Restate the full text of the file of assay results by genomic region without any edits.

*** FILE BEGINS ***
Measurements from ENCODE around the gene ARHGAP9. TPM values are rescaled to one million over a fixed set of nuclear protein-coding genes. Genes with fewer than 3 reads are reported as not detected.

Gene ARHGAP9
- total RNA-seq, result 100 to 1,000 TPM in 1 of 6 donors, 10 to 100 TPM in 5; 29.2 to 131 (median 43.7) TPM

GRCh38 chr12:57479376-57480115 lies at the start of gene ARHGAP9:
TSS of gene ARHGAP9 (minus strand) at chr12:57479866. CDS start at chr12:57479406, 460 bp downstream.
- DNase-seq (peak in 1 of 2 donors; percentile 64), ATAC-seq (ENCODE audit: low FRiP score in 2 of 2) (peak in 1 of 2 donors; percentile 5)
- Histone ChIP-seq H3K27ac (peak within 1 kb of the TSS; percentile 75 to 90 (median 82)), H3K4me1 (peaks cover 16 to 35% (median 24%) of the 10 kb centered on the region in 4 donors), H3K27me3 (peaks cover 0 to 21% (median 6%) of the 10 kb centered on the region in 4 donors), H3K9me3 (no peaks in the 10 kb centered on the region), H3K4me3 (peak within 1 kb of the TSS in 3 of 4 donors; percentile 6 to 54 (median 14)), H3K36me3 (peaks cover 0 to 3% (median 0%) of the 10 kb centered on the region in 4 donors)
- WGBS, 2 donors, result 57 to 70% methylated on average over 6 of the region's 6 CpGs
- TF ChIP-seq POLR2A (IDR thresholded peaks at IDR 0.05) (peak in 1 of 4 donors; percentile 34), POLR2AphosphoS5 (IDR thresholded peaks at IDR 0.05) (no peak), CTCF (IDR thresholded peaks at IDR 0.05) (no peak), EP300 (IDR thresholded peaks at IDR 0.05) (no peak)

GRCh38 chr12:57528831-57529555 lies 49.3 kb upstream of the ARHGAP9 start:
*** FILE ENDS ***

Measurements from ENCODE around the gene ARHGAP9. TPM values are rescaled to one million over a fixed set of nuclear protein-coding genes. Genes with fewer than 3 reads are reported as not detected.

Gene ARHGAP9
- total RNA-seq, result 100 to 1,000 TPM in 1 of 6 donors, 10 to 100 TPM in 5; 29.2 to 131 (median 43.7) TPM

GRCh38 chr12:57479376-57480115 lies at the start of gene ARHGAP9:
TSS of gene ARHGAP9 (minus strand) at chr12:57479866. CDS start at chr12:57479406, 460 bp downstream.
- DNase-seq (peak in 1 of 2 donors; percentile 64), ATAC-seq (ENCODE audit: low FRiP score in 2 of 2) (peak in 1 of 2 donors; percentile 5)
- Histone ChIP-seq H3K27ac (peak within 1 kb of the TSS; percentile 75 to 90 (median 82)), H3K4me1 (peaks cover 16 to 35% (median 24%) of the 10 kb centered on the region in 4 donors), H3K27me3 (peaks cover 0 to 21% (median 6%) of the 10 kb centered on the region in 4 donors), H3K9me3 (no peaks in the 10 kb centered on the region), H3K4me3 (peak within 1 kb of the TSS in 3 of 4 donors; percentile 6 to 54 (median 14)), H3K36me3 (peaks cover 0 to 3% (median 0%) of the 10 kb centered on the region in 4 donors)
- WGBS, 2 donors, result 57 to 70% methylated on average over 6 of the region's 6 CpGs
- TF ChIP-seq POLR2A (IDR thresholded peaks at IDR 0.05) (peak in 1 of 4 donors; percentile 34), POLR2AphosphoS5 (IDR thresholded peaks at IDR 0.05) (no peak), CTCF (IDR thresholded peaks at IDR 0.05) (no peak), EP300 (IDR thresholded peaks at IDR 0.05) (no peak)

GRCh38 chr12:57528831-57529555 lies 49.3 kb upstream of the ARHGAP9 start: